Fantasy Fever Week 9
2011 MLB FeaturesFantasy Fever: Struggling Stars
Fowl Ball Blog
MLB Power Rankings for May 30
Create Your Own MLB Dream Team
When compiling a catalog of the greatest first basemen of the past 15 years, few names are universally engrained on said list. Albert Pujols is a lock. Jim Thome's longevity certainly correlates to a nomination. Jeff Bagwell's barrage of bombs serves notice. Frank Thomas would undoubtedly come into conversation despite manning the DH role for most of his career. In only seven years in the Show, Ryan Howard has thrown his hat into the ring. Depending on your steroid stance, Mark McGwire and Jason Giambi could be included.
Yet one of baseball's best hitters from this era goes unnoticed during this discussion. After posting a .315 average with 25 home runs and 97 RBI during his rookie campaign in 1998, Todd Helton submitted one of the best six-year stretches in the modern period, averaging 37 homers, 121 RBI, a .340 average and a .441 OBP from 1999 to 2004. The regularity of the long ball has faded, but Helton has remained a formidable foe at the plate, hitting over .300 in five of the seven seasons since 2005. Nonetheless, Helton is far from a household name outside of the Rocky Mountains range.
Helton's lack of appreciation stems from several factors. Thanks to playing in the NL West, the former Tennessee QB does his damage at the plate when most of America is in bed. Another detriment to Helton is the belief that hitter-friendly Coors Field has given the Rockies first baseman a home field advantage, a sentiment that his splits don't necessarily dispute. In Denver, Helton has a .355 batting average, .452 OBP and .625 SLG; on the road, those percentages fall to .292/.392/.481. Furthermore, Helton's home run total pales in comparison to the likes of Thome, Thomas and Bagwell (although 339 career jacks is nothing to scorn at).
As Helton is often overlooked in the historical sense, this predicament applies to the present as well. After he finished 2010 with a career-low .256 average and just eight long balls, many expected Helton to hang 'em up. But the perennial All-Star vowed to return with vengeance, and through the first two months of the season has made good on his word. In 153 at bats in 2011, Helton is batting .307 with a respectable .374 OBP, silencing critics that called for his retirement. More impressive is Helton's consistency, hitting .300 in April followed by .313 in May, with three homers in each month. And stunningly, Helton is performing better with the bat on the road (.339 away) rather than home (.299).
While owners wish for more power out of the position, one would be hard pressed to find a more attractive free-agent option than Helton, who is currently owned in just 40 percent of leagues. Before exploring an acquisition via the trade route for average assistance or a replacement at first, give Helton a look, especially in deep or NL-only leagues. Helton might not be the sexy pick. But underappreciated assets rarely are.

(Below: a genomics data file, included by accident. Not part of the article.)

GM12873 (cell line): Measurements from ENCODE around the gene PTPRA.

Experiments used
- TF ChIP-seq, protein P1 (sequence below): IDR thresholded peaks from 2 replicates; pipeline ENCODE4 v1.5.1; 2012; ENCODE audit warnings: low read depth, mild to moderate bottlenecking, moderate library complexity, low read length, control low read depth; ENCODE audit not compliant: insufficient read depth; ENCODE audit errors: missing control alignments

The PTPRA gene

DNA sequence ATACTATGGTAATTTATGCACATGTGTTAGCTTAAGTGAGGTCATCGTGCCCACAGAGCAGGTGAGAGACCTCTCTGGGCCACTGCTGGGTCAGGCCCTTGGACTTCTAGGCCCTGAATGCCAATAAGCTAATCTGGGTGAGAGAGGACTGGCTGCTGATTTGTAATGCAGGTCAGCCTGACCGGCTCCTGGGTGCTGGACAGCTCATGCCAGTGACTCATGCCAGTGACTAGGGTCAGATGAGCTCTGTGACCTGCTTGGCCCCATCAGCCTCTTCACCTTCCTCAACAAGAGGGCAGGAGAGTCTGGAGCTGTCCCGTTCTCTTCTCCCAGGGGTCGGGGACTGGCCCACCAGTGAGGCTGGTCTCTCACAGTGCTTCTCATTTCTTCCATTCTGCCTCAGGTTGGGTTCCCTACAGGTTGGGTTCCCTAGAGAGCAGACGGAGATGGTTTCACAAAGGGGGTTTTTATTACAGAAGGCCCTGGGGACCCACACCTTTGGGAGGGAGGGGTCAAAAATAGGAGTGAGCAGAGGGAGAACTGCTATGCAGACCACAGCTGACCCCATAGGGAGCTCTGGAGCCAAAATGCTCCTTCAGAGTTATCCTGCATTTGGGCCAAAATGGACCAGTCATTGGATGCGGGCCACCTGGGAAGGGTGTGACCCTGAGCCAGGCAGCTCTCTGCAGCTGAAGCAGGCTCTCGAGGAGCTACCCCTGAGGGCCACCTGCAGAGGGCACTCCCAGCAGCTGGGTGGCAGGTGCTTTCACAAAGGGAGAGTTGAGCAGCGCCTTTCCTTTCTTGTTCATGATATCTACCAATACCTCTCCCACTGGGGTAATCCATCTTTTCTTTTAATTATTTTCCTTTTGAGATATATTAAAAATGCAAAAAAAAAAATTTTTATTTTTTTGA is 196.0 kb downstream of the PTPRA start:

C: Miguel Olivo, Mariners. Those scrambling to supplant Buster Posey may find their man in Olivo. After a tough start in April (.217 average, .256 OBP) Olivo has bounced back with a respectable May, driving in 11 with a .353 OBP. He won't be fantasy force; still, Olivo is owned in just 11 percent of leagues despite ranking in the top half at his position.
1B: Michael Morse, Nationals. Morse is swinging one of baseball's hottest bats, rocking a .387 average over his last eight games with five home runs and 11 RBI. With Adam LaRoche on the DL, Morse will get an opportunity to showcase his stuff at first. For those thinking Morse is just a flash in the pan, the 29-year-old does have a career batting average of .291 in 281 games.
2B: Kelly Johnson, Diamondbacks. Johnson struggled out of the gate for Arizona after having a career year in 2010 (.284, 26 homers and 71 RBI). Johnson has resurged this month, especially within the past week as the Diamondbacks second baseman is hitting .429 since May 24. Johnson is still on pace to hit over 25 dingers this season, elevated output for his position.
3B: Justin Turner, Mets. New York's Turner is hitting .342 in May with 20 RBI and nine runs. All-Star stalwart David Wright is nearing a return, but Turner's play will undoubtedly earn him the job at second.
SS: Alexi Casilla, Twins. Admittedly, Casilla won't contribute many runs or RBI due to Minnesota's lethargic lineup. But Casilla is batting .302 in May with three stolen bases at a position lacking viable hitting options.